In a study of subsidence in the Mekong Delta over the period 1995–2010, Laura Erban and colleagues used well-monitoring data to estimate annual average rates of aquifer drawdown (A) and associated compaction-based subsidence at the well locations (B). These estimates corresponded closely to subsidence rates estimated from satellite imagery (C). Overall, the Mekong Delta is estimated to be subsiding at a rate of 1.6 cm per year. Source: Erban et al. (2014)

Tackling the Problem

Officials in Vietnam remain hopeful that research will point to remedies other than limits on freely available groundwater, which is an engine for economic growth. At the Rise and Fall project’s kickoff meeting, some officials were skeptical that groundwater exploitation is what drives subsidence in the Mekong Delta. “People just say ‘groundwater is causing this,’ but we have no data to prove it,” says Bui Tran Vuong, deputy director general of the Division of Water Resources, Planning, and Investigation for South Vietnam. Stouthamer insists accumulated evidence from around the world points to groundwater overuse as the main culprit. But she agrees that other factors are likely involved, such as the compaction that results when urban infrastructure is built on poorly supported clay or peat sediments. Changing codes so that infrastructure is engineered for better support from below and built using lighter-weight materials could help with subsidence, she says. Another possible option is to pump water back underground to counteract subsidence. Known as managed aquifer recharge (MAR), this can be a controversial proposition. Syvitski warns it could have unpredictable consequences. “Even if you could do it, roads and buildings would buckle as the land rises.” Oude Essink disagrees, saying that MAR projects around the world show it to be a potentially worthy approach for reducing the groundwater declines, and therefore subsidence.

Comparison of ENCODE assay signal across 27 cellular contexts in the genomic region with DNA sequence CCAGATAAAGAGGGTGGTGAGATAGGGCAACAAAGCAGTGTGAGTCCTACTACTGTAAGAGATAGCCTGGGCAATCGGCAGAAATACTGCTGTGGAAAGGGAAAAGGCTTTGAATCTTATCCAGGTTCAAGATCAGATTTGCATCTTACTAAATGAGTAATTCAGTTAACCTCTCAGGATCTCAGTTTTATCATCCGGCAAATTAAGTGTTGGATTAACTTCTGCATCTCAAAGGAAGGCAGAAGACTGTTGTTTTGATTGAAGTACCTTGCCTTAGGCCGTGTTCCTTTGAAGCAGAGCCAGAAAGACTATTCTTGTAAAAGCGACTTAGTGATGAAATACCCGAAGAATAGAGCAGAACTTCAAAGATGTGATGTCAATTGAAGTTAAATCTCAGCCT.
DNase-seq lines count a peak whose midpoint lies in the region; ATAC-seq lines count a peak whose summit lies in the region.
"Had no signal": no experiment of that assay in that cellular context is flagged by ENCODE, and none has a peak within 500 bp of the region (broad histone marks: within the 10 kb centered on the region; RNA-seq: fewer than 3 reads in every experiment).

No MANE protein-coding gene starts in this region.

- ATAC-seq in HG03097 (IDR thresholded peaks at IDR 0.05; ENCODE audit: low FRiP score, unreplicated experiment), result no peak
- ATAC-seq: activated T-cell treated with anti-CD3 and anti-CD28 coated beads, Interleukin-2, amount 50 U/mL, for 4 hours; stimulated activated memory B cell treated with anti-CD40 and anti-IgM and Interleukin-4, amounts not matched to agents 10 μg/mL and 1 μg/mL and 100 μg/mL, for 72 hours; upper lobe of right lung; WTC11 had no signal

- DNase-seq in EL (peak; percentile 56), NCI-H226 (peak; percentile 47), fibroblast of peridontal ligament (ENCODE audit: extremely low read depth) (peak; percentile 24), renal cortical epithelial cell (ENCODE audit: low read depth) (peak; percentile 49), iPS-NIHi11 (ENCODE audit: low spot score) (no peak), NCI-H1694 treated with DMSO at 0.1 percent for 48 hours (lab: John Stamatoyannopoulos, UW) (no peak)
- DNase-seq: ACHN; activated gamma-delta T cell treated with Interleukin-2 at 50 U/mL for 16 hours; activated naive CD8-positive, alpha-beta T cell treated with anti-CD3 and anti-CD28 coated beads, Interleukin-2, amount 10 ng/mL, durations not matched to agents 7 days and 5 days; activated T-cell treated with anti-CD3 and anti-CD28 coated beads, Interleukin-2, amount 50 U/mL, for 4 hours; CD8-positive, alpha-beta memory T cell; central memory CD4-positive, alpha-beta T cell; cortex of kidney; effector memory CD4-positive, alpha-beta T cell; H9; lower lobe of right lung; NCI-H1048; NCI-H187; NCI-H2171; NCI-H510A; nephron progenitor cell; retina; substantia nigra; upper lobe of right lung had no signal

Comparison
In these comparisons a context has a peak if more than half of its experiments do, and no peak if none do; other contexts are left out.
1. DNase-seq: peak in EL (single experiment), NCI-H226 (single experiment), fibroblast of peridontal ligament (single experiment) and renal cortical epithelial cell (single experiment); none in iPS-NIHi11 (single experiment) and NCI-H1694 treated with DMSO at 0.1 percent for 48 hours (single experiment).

These examples illustrate the challenges of addressing a creeping problem that’s barely perceptible to the population in real time. It’s hard to notice a drop in land elevation of a few centimeters per year until its consequences materialize in a catastrophic event, such as a devastating flood. Yet over time, these declines become significant. Where sea level is rising by an estimated 32 cm per century, land subsiding by 10 cm per year will sink that far in just over three years. Although sea- level rise gets most of the attention, for vast numbers of people worldwide, subsidence is by far the more immediate problem. But because subsidence is a local problem, local solutions are needed to keep it bay.

Data from Deltares compare historical subsidence rates from coastal areas around the world with estimates of absolute global sea-level rise. These are average rates; subsidence can differ considerably within a given city, depending on groundwater levels and subsurface characteristics. In some cities subsidence is accelerating as a result of economic growth. Tokyo, however, has shown that locally based mitigation measures can help stem the trend. © Erkens et al. (2015)